The subject of paedophilia is generally far too controversial for film or television. Despite the increase in the depictions of perversion we are used to on screen today, Benedict Andrews’ attempt to make a paedophilic love story still seemed bold. Una, starring Rooney Mara and Ben Mendelsohn, tells the story of a girl in her 30s, who tracks down her lover of 15 years ago, and accosts him for leaving her heartbroken. The man, who is now married, is still haunted by the incident that occurred between them and ruined his life. The film is shown through flashbacks, and despite its attempt to portray true love that bloomed between a 30-something man and a 15-year-old girl, you can’t help but feel disturbed.
Una (Rooney Mara) knew she was no regular teenager. And when she struck an unusual friendship with her neighbor, she knew why. She was deeply jealous of his girlfriend, always glaring at her whenever she passed by. But when Ray (Ben Mendelsohn) reciprocated her feelings, life always seemed better. Their friendship turned into a relationship, and she lost her virginity to him. After that, he disappeared. She gave her testimony in court, but was not permitted to see him. While she continued living in the same neighborhood, Ray was never seen again. 15 years hence, she has found a picture of him in the paper and now she knows where he works. She can finally track him down and get closure in a relationship that still continues to haunt her.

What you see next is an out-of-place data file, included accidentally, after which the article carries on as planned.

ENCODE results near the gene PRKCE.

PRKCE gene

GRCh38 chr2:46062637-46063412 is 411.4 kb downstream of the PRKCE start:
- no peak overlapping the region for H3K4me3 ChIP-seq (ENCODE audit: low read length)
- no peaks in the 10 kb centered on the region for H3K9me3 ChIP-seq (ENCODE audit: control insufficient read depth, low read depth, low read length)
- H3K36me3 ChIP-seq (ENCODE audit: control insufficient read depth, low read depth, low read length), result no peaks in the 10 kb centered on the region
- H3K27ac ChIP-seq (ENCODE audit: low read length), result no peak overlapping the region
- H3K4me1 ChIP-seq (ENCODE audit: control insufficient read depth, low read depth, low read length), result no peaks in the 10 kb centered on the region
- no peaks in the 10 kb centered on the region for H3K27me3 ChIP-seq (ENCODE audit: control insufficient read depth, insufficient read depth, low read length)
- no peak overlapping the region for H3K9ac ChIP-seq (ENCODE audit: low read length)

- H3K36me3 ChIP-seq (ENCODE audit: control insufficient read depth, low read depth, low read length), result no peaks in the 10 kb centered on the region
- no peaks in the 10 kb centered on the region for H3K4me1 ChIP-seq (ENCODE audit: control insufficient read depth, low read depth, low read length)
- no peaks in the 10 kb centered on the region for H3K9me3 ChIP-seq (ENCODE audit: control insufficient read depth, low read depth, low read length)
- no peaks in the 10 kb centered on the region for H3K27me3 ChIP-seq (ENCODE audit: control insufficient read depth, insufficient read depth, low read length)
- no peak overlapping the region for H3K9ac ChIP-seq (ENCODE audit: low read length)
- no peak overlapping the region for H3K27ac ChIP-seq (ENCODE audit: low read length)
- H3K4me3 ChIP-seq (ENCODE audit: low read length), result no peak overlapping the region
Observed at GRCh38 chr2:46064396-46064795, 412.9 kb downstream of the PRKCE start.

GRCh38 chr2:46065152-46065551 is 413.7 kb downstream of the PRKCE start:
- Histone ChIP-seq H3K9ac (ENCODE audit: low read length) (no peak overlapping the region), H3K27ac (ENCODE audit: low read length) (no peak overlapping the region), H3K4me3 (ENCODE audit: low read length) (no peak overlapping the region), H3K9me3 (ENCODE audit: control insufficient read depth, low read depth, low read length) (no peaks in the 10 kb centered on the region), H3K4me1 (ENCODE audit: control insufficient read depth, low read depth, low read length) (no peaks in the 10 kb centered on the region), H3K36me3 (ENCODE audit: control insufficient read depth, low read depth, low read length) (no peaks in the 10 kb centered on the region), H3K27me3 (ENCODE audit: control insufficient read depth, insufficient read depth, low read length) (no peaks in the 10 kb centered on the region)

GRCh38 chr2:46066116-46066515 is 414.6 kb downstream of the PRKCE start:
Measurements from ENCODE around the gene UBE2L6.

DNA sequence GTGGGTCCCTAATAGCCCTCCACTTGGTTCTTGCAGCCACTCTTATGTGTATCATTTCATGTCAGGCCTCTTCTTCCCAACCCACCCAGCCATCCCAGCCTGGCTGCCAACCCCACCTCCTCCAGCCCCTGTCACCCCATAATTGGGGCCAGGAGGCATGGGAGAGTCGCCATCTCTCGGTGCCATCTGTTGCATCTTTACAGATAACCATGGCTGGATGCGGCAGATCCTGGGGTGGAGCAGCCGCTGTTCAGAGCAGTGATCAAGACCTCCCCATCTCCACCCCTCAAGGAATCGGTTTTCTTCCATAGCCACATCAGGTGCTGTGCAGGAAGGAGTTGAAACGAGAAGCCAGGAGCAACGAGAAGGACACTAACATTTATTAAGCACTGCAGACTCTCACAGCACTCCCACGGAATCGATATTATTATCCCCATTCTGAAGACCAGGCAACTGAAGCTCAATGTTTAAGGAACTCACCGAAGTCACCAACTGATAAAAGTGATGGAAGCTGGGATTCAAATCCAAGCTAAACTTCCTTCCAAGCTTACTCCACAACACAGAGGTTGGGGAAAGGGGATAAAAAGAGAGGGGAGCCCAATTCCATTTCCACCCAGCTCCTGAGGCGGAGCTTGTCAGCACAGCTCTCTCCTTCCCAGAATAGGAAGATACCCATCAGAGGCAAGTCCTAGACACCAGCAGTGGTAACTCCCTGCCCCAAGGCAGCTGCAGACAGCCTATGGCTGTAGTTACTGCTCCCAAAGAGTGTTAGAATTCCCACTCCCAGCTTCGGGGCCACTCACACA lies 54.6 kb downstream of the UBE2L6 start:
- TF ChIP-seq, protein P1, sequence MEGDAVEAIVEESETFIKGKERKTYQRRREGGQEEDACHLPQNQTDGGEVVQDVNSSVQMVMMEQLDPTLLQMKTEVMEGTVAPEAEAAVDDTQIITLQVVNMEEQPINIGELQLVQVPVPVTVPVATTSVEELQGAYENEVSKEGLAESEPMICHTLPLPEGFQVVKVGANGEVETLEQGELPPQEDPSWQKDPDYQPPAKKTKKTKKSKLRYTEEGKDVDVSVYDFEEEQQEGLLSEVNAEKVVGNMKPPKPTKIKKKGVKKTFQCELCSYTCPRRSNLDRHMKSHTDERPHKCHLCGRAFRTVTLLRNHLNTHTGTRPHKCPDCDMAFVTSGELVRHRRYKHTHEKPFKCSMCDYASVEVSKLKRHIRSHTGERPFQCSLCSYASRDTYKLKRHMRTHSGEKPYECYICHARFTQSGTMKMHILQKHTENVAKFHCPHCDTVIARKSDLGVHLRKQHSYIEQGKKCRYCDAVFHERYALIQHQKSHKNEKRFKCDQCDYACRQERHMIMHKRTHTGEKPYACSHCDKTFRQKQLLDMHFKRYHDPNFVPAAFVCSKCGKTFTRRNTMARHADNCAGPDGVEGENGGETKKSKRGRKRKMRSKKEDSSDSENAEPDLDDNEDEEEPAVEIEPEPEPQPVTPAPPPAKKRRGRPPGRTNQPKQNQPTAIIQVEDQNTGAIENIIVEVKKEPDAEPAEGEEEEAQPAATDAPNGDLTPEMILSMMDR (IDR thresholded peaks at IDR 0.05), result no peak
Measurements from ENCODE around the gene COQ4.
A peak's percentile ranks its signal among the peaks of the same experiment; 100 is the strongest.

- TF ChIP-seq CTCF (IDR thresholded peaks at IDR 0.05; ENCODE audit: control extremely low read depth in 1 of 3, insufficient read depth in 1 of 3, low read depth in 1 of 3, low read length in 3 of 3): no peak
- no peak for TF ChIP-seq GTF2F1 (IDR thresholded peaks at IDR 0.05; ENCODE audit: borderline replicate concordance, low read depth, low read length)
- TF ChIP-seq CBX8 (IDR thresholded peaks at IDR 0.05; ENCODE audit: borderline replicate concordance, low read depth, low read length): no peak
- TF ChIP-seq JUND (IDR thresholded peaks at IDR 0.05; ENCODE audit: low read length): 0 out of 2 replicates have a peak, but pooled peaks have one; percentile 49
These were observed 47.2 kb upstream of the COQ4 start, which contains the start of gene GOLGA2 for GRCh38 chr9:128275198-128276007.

Una is clearly not an easy film to make. It is important to take certain considerations into mind, while dealing with such a subject. Ben Mendelsohn plays his part well, his emotions showing clearly under the stiff demeanor. Rooney Mara’s performance matches up, with her use of mild seduction to loosen him up. The supporting characters also deserve a mention, with Tobias Menzies being the tough boss, and Natasha Little the upscale ignorant wife. Riz Ahmed, however, is the guy who gains the most sympathy, as he is caught in Una and Ray’s messy web of the past, and taken advantage of on several counts. The story itself progresses smoothly, and emotions become tenser as secrets of the past are unraveled. Had this been your regular love story, you would probably have felt a twinge of sympathy for the characters. Yet, because of its nature, you can’t help but be disgusted by the actions of Ray, even though the movie and the actor try to justify them. In the end, you know you liked the film, but are unsure if it was a story of love, betrayal or mere perversion.